A random block of data that is used to begin the encryption of multiple blocks of plaintext, when a block-chaining encryption technique is used. The IV serves to foil known-plaintext attacks.

In cryptography, an Initial Value or Initialization Vector.

Some ciphers in feedback mode (particularly block ciphers in CBC mode) use previous encryption results (or something else) as basis of next encryption. Thus, to make output look more random, IV is added to the scheme - a number from the hat (or somewhere else - some people use constant IVs, some not) with which the first encryption is XORed with.

This is just an obfuscation scheme, of course - the contents of IV must be sent with ciphertext.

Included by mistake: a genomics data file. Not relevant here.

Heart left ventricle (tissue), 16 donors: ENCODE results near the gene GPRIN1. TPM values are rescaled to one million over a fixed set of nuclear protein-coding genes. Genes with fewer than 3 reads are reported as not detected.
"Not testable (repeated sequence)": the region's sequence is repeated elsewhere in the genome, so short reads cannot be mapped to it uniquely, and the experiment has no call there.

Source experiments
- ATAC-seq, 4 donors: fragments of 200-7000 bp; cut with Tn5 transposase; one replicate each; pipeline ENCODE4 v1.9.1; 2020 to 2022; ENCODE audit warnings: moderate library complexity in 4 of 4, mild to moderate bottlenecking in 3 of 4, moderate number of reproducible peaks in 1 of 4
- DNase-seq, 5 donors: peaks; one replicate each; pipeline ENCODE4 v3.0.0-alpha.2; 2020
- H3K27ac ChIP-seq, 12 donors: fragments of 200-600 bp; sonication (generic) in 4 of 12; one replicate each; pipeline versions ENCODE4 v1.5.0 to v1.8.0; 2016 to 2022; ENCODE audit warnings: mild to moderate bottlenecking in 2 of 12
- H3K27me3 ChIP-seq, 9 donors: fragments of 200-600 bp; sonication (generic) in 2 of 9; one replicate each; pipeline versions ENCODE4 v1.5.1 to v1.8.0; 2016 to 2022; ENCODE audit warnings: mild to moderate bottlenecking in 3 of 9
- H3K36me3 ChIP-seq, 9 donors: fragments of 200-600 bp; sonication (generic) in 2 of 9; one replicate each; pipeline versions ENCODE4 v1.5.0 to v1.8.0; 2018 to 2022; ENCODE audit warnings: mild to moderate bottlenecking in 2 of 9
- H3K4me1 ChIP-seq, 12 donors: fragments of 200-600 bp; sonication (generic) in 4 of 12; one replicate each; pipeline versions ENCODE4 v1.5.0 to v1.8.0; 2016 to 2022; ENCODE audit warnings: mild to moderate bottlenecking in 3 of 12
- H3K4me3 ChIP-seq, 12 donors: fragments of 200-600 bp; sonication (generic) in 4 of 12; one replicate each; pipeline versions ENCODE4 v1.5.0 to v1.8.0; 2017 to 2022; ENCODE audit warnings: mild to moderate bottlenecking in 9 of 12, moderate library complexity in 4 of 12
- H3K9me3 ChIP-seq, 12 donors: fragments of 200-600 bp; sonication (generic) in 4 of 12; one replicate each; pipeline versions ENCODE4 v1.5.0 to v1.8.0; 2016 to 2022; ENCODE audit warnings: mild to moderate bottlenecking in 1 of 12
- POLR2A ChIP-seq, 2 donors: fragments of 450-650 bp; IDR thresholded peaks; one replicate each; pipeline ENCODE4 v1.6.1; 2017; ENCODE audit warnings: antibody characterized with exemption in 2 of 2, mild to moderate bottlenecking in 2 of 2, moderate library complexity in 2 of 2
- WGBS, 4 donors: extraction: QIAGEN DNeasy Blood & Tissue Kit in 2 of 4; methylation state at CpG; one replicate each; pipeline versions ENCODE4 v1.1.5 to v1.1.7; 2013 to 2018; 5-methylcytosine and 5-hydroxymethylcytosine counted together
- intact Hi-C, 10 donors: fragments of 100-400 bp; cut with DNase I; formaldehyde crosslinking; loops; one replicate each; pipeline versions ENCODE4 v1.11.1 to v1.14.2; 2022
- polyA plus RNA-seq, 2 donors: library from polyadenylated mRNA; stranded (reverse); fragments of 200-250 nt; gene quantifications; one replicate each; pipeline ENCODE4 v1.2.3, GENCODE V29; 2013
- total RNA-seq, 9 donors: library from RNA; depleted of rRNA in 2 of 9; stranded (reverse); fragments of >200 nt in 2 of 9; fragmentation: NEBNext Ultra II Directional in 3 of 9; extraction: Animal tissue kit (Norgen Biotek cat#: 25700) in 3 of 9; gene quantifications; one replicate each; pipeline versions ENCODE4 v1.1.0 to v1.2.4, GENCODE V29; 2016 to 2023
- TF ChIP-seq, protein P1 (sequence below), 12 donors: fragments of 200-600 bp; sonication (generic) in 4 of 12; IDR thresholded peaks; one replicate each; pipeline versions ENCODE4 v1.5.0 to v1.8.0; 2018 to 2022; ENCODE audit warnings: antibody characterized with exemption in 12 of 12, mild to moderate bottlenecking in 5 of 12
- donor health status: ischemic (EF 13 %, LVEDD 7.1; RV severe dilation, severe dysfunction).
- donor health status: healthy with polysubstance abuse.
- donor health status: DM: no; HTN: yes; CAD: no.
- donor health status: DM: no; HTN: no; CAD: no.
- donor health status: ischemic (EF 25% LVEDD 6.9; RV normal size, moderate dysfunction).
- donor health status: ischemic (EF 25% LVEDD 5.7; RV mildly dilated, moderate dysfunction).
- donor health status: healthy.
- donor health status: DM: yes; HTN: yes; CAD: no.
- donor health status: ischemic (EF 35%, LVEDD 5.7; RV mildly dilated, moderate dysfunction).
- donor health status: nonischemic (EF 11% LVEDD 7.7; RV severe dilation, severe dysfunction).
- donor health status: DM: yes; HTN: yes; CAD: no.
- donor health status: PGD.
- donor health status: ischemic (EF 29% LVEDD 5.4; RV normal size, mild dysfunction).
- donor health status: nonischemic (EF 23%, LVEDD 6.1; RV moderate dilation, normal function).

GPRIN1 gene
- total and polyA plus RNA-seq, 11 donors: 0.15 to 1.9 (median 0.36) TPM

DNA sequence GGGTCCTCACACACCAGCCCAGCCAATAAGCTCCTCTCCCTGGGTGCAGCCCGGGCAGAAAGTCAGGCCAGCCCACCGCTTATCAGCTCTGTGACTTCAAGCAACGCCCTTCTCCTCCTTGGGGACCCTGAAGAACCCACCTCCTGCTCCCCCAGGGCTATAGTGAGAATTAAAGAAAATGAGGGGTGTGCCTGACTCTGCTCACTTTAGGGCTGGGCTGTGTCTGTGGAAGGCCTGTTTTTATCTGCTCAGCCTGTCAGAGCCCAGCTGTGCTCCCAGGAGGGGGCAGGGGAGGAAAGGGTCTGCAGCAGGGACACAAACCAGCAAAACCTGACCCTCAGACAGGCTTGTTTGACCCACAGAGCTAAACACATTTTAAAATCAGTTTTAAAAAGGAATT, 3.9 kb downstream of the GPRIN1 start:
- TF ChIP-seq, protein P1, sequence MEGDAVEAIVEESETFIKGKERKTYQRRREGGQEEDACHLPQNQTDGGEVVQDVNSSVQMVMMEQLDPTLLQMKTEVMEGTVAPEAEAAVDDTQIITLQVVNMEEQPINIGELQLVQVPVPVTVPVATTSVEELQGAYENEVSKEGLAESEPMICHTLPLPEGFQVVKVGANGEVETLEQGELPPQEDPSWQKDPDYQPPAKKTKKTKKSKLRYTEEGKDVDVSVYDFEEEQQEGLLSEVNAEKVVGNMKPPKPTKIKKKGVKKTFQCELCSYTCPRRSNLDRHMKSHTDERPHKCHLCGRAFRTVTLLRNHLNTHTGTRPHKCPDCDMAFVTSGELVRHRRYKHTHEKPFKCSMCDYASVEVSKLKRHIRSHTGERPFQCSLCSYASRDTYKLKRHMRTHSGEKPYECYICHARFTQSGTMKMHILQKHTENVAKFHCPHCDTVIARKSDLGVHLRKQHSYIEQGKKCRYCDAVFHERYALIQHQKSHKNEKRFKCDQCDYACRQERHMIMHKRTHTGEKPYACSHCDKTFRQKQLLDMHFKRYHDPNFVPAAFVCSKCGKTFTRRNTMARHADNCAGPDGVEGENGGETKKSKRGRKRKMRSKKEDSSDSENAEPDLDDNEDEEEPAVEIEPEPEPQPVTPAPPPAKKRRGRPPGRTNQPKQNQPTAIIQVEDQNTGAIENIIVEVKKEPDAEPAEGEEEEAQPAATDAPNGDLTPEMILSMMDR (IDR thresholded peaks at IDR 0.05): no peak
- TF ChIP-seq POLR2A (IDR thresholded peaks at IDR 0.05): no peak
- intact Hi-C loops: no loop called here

In cryptography, an "initialization vector" (which can, in specific contexts, also be called "salt", "nonce", "spice" or "tweak") occurs not only in the context of block ciphers (as already pointed out), but also in the context of hash functions and stream ciphers.

The purpose of an "initialization vector" is usually to provide some randomness or uniqueness to some cryptographic transformation. Specifically, it is used in stream ciphers to guarantee uniqueness of the generated keystream and also in randomized hashes (to prevent pre-computation attacks).

It's important to note that, depending on the context, an initialization vector might have particular requirements: some uses require it to be random/unpredictable (or at least "randomish", like the output of a LFSR), while other uses just require uniqueness (in which case, it's better to use a counter to generate them). Regardless of that, the initialization vector is never expected to be secret.

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